Homes, of course, were originally designed not as part of an investment strategy, but for living in! Shelter is a basic human need. But these days, we tend to spend a disproportionate part of our income on shelter… especially if we live in a major city or a developed country in general. You would probably agree with me that housing costs in the western world have, shall we say, gone through the roof!

On the other hand, you might reasonably counter, your home doesn’t really cost you anything. It actually makes you a lot of money. I know countless people who bought their homes for let’s say a hundred grand not so many years ago, and those same houses are now worth well into seven figures. They could easily pay off their mortgages tomorrow and walk away with a million in cash. Others have been even more aggressive moving up the so-called property ladder, trading up to a bigger and better house every couple of years and cashing in capital gains at each stage.

So, are you getting the most out of your home? Here’s one scenario which works for a lot of people these days. It will more than likely be directly applicable to your situation.

First and foremost, you need shelter. I wouldn’t suggest for a moment reducing your standard of living. But the price of housing has become so ridiculously high in places like London or San Francisco, that you could probably cash out, take early retirement and live a much better life elsewhere, for less money. How does a rural house in the South of France, a villa overlooking a Caribbean beach and a pied a terre on the ski slopes sound? Whatever turns you on, with pocket money thrown in… 

You probably don’t need me to tell you that this is easily achievable from a financial point of view. Ubiquitous broadband internet makes it practical from a business point of view. Friends and family? Well how much do you really see of them anyway? How about sending them tickets to visit you and spend some quality time with you instead? International experience is really a must these days for kids.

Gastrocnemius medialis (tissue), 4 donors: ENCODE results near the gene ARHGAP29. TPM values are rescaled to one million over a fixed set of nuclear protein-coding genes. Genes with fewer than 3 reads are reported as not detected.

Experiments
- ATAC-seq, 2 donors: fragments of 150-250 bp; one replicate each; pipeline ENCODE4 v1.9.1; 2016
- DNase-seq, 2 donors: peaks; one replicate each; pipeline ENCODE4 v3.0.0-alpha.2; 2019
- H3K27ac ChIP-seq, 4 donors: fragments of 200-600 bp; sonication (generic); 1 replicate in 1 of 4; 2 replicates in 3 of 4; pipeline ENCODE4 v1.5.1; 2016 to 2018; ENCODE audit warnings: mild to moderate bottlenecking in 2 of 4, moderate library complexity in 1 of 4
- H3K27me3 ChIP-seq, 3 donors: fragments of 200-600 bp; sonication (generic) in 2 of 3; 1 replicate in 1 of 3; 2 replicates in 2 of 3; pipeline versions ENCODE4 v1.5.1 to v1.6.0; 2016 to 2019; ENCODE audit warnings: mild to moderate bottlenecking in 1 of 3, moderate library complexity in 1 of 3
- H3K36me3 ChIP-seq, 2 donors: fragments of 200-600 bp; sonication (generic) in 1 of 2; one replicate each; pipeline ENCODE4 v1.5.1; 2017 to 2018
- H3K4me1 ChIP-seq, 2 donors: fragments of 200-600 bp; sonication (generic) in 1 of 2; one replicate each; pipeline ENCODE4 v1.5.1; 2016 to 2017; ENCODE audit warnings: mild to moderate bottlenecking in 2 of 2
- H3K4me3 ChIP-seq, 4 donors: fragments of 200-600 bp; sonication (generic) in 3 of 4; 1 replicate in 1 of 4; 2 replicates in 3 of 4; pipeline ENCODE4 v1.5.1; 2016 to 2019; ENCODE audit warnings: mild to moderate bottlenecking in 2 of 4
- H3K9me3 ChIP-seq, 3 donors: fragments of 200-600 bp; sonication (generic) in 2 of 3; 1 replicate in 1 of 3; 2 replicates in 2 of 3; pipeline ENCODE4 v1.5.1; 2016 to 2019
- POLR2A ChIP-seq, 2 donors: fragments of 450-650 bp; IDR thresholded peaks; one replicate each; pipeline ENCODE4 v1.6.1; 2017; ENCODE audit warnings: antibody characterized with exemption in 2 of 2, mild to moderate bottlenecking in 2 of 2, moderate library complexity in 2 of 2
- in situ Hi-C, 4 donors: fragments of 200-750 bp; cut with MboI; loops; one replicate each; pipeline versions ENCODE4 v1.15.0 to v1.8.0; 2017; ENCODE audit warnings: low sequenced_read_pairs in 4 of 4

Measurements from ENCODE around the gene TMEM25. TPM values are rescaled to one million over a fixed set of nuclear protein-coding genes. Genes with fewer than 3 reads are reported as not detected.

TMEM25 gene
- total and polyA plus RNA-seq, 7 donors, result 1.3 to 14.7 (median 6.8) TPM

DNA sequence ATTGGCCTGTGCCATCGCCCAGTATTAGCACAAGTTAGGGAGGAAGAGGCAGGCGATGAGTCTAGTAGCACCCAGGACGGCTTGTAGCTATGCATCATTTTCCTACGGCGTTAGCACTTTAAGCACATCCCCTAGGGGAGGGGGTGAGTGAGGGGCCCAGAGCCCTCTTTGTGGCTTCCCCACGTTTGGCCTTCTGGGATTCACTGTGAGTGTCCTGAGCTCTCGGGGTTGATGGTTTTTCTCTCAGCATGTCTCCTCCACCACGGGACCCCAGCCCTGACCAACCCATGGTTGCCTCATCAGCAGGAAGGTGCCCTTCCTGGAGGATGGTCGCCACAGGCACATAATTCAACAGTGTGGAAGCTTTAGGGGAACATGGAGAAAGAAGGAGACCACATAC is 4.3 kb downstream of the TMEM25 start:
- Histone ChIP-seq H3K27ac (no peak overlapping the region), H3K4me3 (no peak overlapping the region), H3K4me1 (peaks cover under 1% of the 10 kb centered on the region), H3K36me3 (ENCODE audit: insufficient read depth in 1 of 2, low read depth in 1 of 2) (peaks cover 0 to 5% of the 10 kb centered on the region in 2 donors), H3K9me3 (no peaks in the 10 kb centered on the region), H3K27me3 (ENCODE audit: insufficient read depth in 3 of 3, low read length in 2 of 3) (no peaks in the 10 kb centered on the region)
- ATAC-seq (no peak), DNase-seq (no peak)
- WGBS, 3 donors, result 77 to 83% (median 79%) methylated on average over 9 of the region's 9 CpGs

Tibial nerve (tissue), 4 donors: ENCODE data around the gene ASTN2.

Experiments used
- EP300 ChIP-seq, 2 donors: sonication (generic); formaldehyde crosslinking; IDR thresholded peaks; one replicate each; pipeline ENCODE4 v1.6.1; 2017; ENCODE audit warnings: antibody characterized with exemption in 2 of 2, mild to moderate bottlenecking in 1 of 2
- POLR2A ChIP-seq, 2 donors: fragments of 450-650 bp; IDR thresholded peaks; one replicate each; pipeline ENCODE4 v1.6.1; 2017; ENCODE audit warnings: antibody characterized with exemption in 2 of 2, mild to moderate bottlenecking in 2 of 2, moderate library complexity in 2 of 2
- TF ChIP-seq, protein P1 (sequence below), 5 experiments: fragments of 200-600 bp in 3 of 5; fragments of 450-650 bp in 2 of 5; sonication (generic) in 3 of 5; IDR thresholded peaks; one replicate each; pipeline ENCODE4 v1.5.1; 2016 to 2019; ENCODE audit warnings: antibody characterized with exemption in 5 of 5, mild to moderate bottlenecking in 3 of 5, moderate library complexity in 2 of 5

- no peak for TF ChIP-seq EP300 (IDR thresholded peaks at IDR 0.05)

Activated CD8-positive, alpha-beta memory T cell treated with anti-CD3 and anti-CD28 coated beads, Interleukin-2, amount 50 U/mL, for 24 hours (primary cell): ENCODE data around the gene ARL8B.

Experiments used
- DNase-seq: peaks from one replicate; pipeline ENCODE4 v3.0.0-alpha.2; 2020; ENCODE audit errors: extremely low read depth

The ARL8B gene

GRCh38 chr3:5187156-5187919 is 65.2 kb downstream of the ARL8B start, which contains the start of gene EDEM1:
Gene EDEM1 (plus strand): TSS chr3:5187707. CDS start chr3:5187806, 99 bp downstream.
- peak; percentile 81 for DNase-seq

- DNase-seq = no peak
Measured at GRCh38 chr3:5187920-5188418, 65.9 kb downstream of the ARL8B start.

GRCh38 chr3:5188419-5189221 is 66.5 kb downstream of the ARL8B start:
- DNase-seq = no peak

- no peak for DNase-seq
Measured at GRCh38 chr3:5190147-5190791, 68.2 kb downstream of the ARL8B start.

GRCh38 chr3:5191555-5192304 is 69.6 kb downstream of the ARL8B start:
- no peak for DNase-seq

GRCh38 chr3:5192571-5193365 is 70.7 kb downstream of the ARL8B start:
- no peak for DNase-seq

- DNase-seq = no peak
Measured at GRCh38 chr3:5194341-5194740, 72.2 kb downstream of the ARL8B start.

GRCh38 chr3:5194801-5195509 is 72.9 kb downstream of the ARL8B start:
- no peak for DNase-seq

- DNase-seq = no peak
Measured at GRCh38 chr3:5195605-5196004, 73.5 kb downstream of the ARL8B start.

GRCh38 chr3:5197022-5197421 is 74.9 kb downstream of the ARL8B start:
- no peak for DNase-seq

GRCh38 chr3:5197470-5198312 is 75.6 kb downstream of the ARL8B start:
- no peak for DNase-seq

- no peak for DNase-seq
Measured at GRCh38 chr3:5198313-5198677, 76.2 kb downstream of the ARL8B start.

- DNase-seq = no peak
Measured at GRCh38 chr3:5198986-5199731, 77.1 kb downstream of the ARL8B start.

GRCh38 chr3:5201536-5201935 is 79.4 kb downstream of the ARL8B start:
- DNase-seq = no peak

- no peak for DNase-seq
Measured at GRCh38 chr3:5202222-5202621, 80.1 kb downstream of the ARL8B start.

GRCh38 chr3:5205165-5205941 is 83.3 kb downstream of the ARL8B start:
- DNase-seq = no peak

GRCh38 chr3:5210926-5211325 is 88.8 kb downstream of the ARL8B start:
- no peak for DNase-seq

But what about the financial aspect? Up until recently, this has been the drawback for many people. With cheap, easy credit and house prices rising so fast, anybody selling up and moving away from their home country would lose their footing on the property ladder, so if they ever wanted to return they would not be able to afford a home of the same standard again. And they would lose out on all those capital gains being made with OPM (other people’s money).

This has all changed in the last year or two. The credit crunch has hit rich western societies. House prices are no longer going up, and in many cases they are actually decreasing. Meanwhile, offshore it’s still a different story – though for how long, who knows. It’s never been easier or cheaper for foreigners to finance property abroad. If you looked into this a while ago and were put off by the requirements and paperwork, now might be a good time to revisit the idea.

Of course I can’t speak for every country, but certainly banks in popular destinations from France  or Argentina  through to more newly discovered havens like Montenegro, Belize or Paraguay are eager to finance property purchases for foreigners. Multi-national individuals who earn their income in one country and live in another are becoming much more the norm, no longer being the rare eccentrics who scared bankers so much just a few years ago.